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Home arrow Older News Archive arrow The Pink Floyd Exhibition: Their Mortal Remains a last look in London
The Pink Floyd Exhibition: Their Mortal Remains a last look in London Print E-mail
Written by Ed Lopez-Reyes   
Tuesday, 03 October 2017
The Pink Floyd Exhibition: Their Mortal Remains at the V&A in London May - Oct 2017

If you haven't made it to the Victoria & Albert Museum in London for the Pink Floyd exhibition, Their Mortal Remains, or you want to see it again before it closes, you're in luck: as mentioned previously here on Brain Damage, the museum has extended the exhibition, but it must close for good on October 15th.

Tickets for the extended run, and the extra hours they are also running on selected dates (opening from 9am, and staying open until 10pm), are on sale now but selling extremely fast - this has officially been the V&A's most successful music exhibition they have held, with over 373,000 visitors since it opened in May this year. This coming weekend the exhibition will be open for an incredible 42 hours, to help people get in and see it.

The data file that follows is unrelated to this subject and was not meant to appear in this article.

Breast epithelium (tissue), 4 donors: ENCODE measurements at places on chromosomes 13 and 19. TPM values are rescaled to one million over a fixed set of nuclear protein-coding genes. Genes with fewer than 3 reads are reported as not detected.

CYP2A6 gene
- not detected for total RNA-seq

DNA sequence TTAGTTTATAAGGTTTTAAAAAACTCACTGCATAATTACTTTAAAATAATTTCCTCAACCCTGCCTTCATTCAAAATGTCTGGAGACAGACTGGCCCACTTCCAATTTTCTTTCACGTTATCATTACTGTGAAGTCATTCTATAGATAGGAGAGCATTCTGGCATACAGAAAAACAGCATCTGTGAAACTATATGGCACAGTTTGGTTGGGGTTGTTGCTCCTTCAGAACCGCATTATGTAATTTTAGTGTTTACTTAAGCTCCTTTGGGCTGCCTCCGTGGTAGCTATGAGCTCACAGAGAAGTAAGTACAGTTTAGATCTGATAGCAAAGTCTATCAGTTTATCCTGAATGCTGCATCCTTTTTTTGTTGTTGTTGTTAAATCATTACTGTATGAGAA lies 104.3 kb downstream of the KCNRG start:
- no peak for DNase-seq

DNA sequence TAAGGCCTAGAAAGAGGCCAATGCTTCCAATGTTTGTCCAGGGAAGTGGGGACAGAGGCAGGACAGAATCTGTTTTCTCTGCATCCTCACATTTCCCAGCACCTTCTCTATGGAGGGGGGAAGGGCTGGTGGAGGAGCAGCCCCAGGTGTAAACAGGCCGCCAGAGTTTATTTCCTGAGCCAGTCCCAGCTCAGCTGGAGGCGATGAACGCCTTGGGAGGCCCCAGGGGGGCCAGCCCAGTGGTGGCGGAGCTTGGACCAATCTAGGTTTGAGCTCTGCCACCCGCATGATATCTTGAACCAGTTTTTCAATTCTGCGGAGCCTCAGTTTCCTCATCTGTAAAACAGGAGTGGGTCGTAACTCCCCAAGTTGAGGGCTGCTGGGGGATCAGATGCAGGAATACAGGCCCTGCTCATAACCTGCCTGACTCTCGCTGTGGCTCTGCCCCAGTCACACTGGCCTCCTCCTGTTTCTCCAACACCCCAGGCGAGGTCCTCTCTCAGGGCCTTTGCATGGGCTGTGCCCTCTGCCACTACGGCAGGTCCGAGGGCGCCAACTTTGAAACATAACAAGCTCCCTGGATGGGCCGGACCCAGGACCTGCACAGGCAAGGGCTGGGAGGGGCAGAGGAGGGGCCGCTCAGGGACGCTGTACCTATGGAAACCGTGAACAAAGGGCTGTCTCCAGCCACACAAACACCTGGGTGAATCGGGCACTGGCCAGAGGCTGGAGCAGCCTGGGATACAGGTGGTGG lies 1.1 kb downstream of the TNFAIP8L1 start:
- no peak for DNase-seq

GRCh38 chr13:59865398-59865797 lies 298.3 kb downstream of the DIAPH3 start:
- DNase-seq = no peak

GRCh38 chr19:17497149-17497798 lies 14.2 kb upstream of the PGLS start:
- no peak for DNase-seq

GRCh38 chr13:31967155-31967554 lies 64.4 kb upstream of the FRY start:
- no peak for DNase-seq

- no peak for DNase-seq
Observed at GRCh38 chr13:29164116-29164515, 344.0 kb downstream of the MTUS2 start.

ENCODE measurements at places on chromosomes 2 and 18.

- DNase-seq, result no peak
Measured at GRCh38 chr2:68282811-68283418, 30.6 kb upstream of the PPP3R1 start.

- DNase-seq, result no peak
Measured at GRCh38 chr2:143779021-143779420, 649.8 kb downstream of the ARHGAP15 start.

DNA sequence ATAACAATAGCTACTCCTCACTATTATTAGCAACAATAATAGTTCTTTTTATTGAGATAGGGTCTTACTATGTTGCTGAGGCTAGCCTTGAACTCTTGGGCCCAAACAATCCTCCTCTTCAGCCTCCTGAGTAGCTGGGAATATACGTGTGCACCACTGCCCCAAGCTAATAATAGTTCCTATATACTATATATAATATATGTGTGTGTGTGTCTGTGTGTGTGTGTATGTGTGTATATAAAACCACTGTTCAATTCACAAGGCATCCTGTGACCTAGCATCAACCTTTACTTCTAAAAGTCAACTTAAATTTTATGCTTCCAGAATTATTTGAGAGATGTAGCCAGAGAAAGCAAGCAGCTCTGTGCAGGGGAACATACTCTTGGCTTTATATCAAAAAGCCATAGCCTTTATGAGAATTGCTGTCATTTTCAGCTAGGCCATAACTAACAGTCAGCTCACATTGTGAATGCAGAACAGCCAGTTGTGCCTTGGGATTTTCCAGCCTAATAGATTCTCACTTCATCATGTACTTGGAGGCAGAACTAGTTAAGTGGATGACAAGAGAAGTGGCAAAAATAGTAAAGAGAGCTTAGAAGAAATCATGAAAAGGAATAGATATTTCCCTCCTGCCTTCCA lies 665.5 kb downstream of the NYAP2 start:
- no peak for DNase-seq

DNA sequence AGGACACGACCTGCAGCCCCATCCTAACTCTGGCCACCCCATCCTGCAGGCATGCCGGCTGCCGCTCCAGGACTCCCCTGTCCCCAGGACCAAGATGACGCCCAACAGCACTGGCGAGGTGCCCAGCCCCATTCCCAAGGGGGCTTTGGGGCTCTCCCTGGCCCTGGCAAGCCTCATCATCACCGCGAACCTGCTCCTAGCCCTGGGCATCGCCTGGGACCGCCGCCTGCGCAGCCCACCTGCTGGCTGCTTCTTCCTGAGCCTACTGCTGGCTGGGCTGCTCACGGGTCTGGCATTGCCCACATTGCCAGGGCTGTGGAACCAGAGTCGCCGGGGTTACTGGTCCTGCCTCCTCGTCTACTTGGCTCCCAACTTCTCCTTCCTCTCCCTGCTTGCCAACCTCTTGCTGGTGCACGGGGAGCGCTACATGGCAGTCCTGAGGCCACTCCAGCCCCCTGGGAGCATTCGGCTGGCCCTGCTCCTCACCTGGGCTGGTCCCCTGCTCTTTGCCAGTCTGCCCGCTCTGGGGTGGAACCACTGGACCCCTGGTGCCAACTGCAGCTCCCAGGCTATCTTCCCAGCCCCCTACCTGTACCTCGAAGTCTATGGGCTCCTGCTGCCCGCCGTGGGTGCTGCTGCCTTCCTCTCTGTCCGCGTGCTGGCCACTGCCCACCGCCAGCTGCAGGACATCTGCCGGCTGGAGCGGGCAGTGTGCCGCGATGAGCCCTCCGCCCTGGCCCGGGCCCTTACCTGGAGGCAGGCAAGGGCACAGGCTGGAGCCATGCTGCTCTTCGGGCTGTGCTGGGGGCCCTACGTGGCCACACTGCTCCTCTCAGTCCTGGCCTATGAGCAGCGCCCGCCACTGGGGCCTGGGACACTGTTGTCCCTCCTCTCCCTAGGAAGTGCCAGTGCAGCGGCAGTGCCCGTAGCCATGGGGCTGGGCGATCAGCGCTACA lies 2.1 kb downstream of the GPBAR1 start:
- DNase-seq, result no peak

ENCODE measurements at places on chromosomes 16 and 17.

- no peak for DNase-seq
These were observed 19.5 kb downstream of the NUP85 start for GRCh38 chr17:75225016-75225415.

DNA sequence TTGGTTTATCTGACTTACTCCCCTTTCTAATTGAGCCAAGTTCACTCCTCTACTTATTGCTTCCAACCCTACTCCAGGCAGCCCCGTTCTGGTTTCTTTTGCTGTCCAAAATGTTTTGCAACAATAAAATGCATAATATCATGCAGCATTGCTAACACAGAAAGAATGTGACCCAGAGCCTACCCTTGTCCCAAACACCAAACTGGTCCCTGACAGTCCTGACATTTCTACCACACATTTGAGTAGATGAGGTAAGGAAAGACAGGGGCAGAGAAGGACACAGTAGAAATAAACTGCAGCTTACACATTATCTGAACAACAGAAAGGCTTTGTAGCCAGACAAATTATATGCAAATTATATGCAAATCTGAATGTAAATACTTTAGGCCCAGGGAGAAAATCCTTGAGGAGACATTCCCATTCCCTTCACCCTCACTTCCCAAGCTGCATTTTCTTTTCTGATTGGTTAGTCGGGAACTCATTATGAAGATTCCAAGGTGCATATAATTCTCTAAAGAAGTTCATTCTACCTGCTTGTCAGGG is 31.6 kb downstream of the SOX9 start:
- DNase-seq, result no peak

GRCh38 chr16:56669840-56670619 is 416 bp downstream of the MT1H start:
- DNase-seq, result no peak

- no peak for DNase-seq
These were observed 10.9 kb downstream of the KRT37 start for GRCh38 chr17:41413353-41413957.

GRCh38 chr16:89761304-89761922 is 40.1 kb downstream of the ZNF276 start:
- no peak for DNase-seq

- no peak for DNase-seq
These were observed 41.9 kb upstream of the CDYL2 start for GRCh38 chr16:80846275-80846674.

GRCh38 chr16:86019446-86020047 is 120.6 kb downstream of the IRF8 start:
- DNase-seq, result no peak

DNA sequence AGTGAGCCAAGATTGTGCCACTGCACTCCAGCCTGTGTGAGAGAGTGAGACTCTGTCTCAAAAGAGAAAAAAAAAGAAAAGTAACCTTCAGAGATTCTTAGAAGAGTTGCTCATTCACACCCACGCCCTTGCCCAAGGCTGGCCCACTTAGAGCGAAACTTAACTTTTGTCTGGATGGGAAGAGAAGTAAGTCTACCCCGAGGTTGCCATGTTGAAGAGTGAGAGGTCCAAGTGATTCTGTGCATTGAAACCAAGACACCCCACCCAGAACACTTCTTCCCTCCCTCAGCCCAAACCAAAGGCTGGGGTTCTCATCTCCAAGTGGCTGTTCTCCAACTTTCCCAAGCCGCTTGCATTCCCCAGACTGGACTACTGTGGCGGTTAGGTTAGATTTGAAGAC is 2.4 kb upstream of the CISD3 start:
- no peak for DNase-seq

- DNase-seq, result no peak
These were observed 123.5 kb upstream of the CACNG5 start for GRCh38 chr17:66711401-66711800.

Here are some pointers on what to look for to get the most out of your first and/or last visit(s) on this final stretch in London.

Several things to note if you plan to squeeze this in sometime in the remaining two weeks: the lines are still long (but fast-moving), tickets are difficult to buy at the door (they are usually sold-out for the day on the day), and the walk along the exhibit is still elbow-to-elbow (particularly at the beginning). Obviously some times of the day are preferable to others - if you can get to the museum for an early session, you will find it much quieter and easier to move around, as many people are travelling to get to the V&A.

Many of the review items Brain Damage's Matt related at the beginning of the exhibition stand and will be underscored here. Here's a quick guide:

  • Before you head in, read Matt's exhibition review for Brain Damage. Having gone after reading the review and having read it again after attending the exhibition, it is easy to discern how spot-on it is.